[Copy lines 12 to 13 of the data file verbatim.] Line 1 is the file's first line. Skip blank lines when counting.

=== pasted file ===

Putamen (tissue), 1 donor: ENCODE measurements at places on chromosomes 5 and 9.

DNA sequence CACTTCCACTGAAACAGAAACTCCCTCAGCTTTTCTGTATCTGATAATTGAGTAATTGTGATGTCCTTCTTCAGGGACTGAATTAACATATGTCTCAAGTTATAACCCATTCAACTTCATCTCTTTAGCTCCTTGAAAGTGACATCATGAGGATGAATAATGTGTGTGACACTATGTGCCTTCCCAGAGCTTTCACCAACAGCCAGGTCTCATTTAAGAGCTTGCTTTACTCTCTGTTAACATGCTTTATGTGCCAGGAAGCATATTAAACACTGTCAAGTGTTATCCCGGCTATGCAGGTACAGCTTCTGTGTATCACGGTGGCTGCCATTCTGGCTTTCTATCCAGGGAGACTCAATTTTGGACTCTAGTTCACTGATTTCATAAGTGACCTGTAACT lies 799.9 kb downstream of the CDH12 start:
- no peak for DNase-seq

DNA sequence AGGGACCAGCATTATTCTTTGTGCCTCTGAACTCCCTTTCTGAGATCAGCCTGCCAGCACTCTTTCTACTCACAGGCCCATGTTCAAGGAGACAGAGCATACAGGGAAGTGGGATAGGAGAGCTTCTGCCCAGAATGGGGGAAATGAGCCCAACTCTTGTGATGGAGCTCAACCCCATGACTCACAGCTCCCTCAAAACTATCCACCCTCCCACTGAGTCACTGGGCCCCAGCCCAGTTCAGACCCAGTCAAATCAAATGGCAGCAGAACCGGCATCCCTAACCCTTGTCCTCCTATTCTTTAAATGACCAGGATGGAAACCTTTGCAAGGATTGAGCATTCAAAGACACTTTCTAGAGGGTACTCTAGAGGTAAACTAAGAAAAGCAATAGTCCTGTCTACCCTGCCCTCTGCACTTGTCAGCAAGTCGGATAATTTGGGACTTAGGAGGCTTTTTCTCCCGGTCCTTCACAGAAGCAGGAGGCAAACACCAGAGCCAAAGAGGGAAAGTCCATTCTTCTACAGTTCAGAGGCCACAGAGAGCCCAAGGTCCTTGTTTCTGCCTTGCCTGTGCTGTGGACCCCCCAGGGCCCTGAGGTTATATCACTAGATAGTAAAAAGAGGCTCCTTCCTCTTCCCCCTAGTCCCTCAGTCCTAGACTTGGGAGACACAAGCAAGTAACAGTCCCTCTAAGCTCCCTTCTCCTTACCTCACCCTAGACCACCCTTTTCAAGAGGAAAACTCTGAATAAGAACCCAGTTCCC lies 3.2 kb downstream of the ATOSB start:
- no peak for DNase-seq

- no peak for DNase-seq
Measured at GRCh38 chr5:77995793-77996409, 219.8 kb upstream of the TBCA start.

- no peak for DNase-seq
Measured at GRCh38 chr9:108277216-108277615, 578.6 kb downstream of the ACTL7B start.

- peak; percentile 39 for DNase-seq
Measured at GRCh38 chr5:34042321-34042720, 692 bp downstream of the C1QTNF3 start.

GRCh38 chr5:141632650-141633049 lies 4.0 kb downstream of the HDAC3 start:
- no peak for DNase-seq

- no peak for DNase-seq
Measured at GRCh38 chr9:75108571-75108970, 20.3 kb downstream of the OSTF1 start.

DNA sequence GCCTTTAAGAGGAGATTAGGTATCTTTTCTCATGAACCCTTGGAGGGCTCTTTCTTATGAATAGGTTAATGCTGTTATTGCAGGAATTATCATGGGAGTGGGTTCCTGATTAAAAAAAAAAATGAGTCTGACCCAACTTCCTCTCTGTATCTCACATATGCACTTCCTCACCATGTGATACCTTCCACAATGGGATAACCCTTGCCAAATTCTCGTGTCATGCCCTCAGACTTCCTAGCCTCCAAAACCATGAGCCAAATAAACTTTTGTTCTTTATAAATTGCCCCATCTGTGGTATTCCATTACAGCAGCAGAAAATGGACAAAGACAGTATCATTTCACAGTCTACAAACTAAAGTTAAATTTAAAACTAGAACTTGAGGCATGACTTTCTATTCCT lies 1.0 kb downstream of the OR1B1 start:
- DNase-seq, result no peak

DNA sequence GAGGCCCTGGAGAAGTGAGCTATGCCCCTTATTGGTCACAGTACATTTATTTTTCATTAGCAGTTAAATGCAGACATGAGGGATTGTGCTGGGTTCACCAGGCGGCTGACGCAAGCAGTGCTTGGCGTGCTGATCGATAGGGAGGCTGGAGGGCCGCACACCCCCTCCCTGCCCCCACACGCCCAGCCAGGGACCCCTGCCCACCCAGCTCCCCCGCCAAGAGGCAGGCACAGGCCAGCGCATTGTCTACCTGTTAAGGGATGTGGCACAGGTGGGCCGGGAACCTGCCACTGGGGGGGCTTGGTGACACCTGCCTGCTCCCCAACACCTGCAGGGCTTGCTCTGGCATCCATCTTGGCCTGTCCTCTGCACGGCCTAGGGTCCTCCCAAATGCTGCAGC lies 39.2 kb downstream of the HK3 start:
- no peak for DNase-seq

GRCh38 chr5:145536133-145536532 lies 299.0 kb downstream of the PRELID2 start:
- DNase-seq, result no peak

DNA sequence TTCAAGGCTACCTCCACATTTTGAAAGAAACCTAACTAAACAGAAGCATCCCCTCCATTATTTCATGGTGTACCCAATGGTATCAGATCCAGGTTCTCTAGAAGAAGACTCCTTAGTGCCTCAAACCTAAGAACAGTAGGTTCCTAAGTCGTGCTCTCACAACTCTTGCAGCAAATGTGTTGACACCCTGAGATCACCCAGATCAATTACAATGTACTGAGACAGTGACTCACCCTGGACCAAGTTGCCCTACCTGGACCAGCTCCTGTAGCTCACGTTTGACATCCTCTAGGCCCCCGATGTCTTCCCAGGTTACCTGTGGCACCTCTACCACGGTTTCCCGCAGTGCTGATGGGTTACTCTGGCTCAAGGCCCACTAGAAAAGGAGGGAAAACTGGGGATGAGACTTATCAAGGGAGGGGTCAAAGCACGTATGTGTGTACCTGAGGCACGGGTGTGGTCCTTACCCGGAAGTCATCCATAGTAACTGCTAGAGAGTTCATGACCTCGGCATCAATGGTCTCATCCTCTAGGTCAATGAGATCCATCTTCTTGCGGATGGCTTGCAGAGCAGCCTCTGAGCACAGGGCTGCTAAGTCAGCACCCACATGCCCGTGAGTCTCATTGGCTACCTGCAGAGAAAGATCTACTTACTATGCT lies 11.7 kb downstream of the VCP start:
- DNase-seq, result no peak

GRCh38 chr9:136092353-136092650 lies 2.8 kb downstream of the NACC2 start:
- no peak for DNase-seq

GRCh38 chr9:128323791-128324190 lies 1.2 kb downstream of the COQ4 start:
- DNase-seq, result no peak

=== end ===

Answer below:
GRCh38 chr5:141632650-141633049 lies 4.0 kb downstream of the HDAC3 start:
- no peak for DNase-seq